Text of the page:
Court Refuses to Rewrite Policy

You Only Get What You Pay For

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In Auto-Owners Insurance Company v. Michael Cook, Michael Schuster, and Highland Auto Glass, Inc., No. 21-cv-348-JPG, United States District Court, S.D. Illinois (March 9, 2023) Auto-Owners Insurance Company’s motion for summary sought declarations that its policy owed neither defense, indemnity nor uninsured motorist coverage to the defendants.


Schuster and Cook on one side and Devin Dahmer on the other were involved in an auto accident. Schuster, president and sole shareholder of Highland, was driving a van he and Highland jointly owned with Cook as his passenger. Both Schuster and Cook were injured in the accident. Cook sued Highland, Schuster, and Dahmer for negligence.

Auto-Owners seeks declarations regarding a “Tailored Protection” insurance policy. Auto-Owners argued that the Auto-Owners Garage Policy does not cover vehicles owned by Highland or Schuster like the vehicle involved in this accident.


Schuster was driving a Ford Econoline van he and Highland owned jointly; Cook was his passenger.  Dahmer pulled his van into the roundabout in front of the Highland van, nearly missing the van. Down the road, Dahmer pulled over, and Schuster pulled the Highland van to the side of the road several car lengths in front of Dahmer’s van. Schuster got out, and then Dahmer drove his van into the Highland van, injuring Schuster and Cook. Dahmer’s insurance paid its limits to Schuster, and then Schuster made a claim for a defense, indemnity, and UIM coverage under Highland’s Garage Policy.

The Garage Policy

When obtaining insurance from Auto-Owners, Highland paid premiums for coverage under Division II only which limited the available coverage.


To determine if the underlying suit alleges a situation potentially within the insurance coverage, the Court is required to compare the complaint to the relevant provisions of the insurance policy. If any theory of recovery in the underlying complaint falls within the insurance coverage, the insurer will have a duty to defend.

The Garage Policy is clear that the policy covers bodily injury arising out of an automobile “not owned, hired leased, rented, or registered by the insured or an officer, if it is a corporation.”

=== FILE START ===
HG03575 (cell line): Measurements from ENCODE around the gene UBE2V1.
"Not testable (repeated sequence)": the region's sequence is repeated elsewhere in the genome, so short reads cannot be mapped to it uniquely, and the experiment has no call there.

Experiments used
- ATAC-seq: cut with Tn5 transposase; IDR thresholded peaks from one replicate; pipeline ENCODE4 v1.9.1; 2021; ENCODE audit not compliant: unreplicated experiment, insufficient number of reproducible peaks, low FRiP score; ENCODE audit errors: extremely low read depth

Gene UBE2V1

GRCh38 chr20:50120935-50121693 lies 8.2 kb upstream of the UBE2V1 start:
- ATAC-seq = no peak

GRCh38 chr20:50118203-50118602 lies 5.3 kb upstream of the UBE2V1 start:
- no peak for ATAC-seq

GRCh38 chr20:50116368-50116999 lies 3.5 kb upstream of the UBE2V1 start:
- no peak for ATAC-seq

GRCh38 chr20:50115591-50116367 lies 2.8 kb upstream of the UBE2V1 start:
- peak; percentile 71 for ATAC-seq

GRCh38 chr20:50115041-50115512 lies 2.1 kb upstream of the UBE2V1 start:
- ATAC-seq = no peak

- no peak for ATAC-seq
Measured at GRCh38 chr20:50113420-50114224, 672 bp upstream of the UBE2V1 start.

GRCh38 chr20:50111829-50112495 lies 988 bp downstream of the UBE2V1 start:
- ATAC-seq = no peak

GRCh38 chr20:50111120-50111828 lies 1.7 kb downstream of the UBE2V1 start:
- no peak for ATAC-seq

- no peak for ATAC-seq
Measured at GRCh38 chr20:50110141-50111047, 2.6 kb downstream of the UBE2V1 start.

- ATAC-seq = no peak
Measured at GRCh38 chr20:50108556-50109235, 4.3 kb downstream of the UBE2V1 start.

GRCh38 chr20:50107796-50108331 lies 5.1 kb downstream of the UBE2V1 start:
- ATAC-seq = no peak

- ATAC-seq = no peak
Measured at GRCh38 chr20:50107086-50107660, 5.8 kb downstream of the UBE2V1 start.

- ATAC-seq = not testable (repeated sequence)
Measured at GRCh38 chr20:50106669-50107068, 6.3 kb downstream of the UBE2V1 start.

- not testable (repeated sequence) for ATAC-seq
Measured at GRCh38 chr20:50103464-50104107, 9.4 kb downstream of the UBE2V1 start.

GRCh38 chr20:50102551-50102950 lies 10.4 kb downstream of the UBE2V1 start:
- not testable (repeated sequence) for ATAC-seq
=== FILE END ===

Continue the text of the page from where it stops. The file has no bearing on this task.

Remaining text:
Highland was the insured and Schuster was an officer of Highland, and they both owned the Econoline van so there was no coverage under that section for bodily injuries arising from the Econoline van, including from the collision between Dahmer and the van. The only identified Garage Policy provision that would potentially cover bodily injuries arising out of automobiles owned by the insured is Division I coverage, which Highland did not purchase. Since there is no coverage of the Econoline van under Section II, there is also no underinsured motorist coverage arising from an accident with that van.

Schuster agreed but claimed that the “exclusion,” at least to the extent it precludes UIM coverage, violates public policy. The insured bears the heavy burden of showing an insurance provision violates public policy. Schuster pointed to nothing in the Garage Policy that violates Illinois public policy. Rather, he asked the court to award him the coverage he declined to purchase. It does not violate public policy to exclude coverage an insured expressly declined to purchase when it was available.

The court also noted that Schuster was not being left without a remedy for injuries caused by an underinsured motorist. Schuster maintained a separate personal automobile insurance policy from Owners Insurance Company, an affiliate of Auto-Owners, as required by the Financial Responsibility Law and Owners paid the UIM coverage under that policy.

The court granted Auto-Owners’ motion for summary judgment and directed the Clerk of Court to enter judgment accordingly, including declarations that:  Auto-Owners owed no duty to defend or indemnify defendants Highland Auto Glass, Inc. and Michael Schuster in connection with the lawsuit  Cook v. Highland, in the Circuit Court for the Third Judicial Circuit, Madison County, Illinois; and Plaintiff Auto-Owners Insurance Company owes no underinsured motorist coverage to Michael Schuster under the Auto-Owners policy.


A person seeking insurance is faced with the obligation to determine what coverage to buy before an accident occurs where the coverage is needed. The insureds chose a limited coverage, declined to buy a more extensive coverage, and after an accident tried to get the court cure the error and – with an argument that the policy violates public policy – and give them the coverage they refused to buy. Courts are required to interpret insurance contracts they are not required to, nor will they ever, rewrite a policy.

(c) 2023 Barry Zalma & ClaimSchool, Inc.

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Barry Zalma, Esq., CFE, now limits his practice to service as an insurance consultant specializing in insurance coverage, insurance claims handling, insurance bad faith and insurance fraud almost equally for insurers and policyholders. He practiced law in California for more than 44 years as an insurance coverage and claims handling lawyer and more than 54 years in the insurance business. He is available at and

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About Barry Zalma

An insurance coverage and claims handling author, consultant and expert witness with more than 48 years of practical and court room experience.
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